UPDATE 1-Euro zone inflation softens in June on energy dip

30 Jun 2015 | Author: | No comments yet »

Euro zone inflation slips to 0.2% in June.

Euro zone inflation softened in June, moving away from the European Central Bank’s target as energy costs weakened and the price rises of food and services eased after a spike in May. The annual inflation rate in the 19-nation region was 0.2 percent after 0.3 percent in May, the European Union’s statistics office in Luxembourg said on Tuesday. Consumer prices rose for the first time in six months in May, helped by massive monetary stimulus from the ECB to boost inflation and economic growth in the 19-country single currency zone. The positive price developments, which should ease concerns among European Central Bank policy makers, are being overshadowed by the escalation of Greece’s debt crisis.

Talks with creditors on a new bailout have collapsed and the country is set to miss a payment to the International Monetary Fund on Tuesday. “Normalization of inflation is still far away, but at least the euro zone has started the journey,” Teunis Brosens, an economist at ING Bank NV in Amsterdam. “With deflation crossed off the list, the ECB can now fully focus on Greece.” While inflation is back above zero, that compares with the ECB’s aim to keep it just below 2 percent. Consumer prices in Germany—viewed as the economic “strongman” of the euro zone—rose just 0.1 percent in June from a year earlier, compared with a 0.7 percent rise in May. Under its money-printing quantitative easing scheme, the ECB is buying government bonds and other assets to pump around €1 trillion euros into the economy, aiming to lift inflation towards its target rate of just under 2 per cent. The ECB has said it will continue its 1 trillion euro ($1.1 trillion) asset-purchase program well into next year to allow economic recovery and inflation to take hold. With the euro-area economy slowly improving and oil off its low, the central bank lifted its inflation forecast for 2015 last month to 0.3 percent from zero.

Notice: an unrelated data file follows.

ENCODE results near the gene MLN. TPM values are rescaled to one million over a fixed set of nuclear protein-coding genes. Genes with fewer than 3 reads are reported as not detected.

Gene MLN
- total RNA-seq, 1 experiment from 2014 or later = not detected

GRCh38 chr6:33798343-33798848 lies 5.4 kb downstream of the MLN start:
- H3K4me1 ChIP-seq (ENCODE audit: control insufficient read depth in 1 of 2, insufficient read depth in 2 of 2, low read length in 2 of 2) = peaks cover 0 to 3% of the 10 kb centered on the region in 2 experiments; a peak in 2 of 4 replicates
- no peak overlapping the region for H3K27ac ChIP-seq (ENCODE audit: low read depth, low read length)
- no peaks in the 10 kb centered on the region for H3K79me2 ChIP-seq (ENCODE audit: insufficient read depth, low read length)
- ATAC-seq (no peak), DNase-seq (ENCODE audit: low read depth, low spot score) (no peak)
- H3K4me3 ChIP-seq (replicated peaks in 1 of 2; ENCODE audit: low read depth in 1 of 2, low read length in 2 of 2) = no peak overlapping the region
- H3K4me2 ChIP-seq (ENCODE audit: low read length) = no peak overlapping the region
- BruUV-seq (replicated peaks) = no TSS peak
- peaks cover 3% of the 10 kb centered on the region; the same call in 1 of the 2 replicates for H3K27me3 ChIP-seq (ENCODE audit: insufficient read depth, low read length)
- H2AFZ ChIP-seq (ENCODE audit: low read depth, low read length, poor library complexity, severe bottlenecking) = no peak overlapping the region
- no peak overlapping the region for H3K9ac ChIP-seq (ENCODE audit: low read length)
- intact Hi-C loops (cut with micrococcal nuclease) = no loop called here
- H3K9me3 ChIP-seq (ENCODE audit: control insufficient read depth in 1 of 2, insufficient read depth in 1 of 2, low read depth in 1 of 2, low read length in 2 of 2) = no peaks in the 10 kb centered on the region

However, he pointed to a rise of prices for industrial goods of 0.4 per cent, double the rate in May, as a possible sign that the weaker euro, which would make imports more expensive, was having an impact. Germany’s federal statistics office did not publish a detailed breakdown, but figures issued by German states showed that weak price pressure was partly due to lower energy inflation and the reversal of May’s rise in package holidays.

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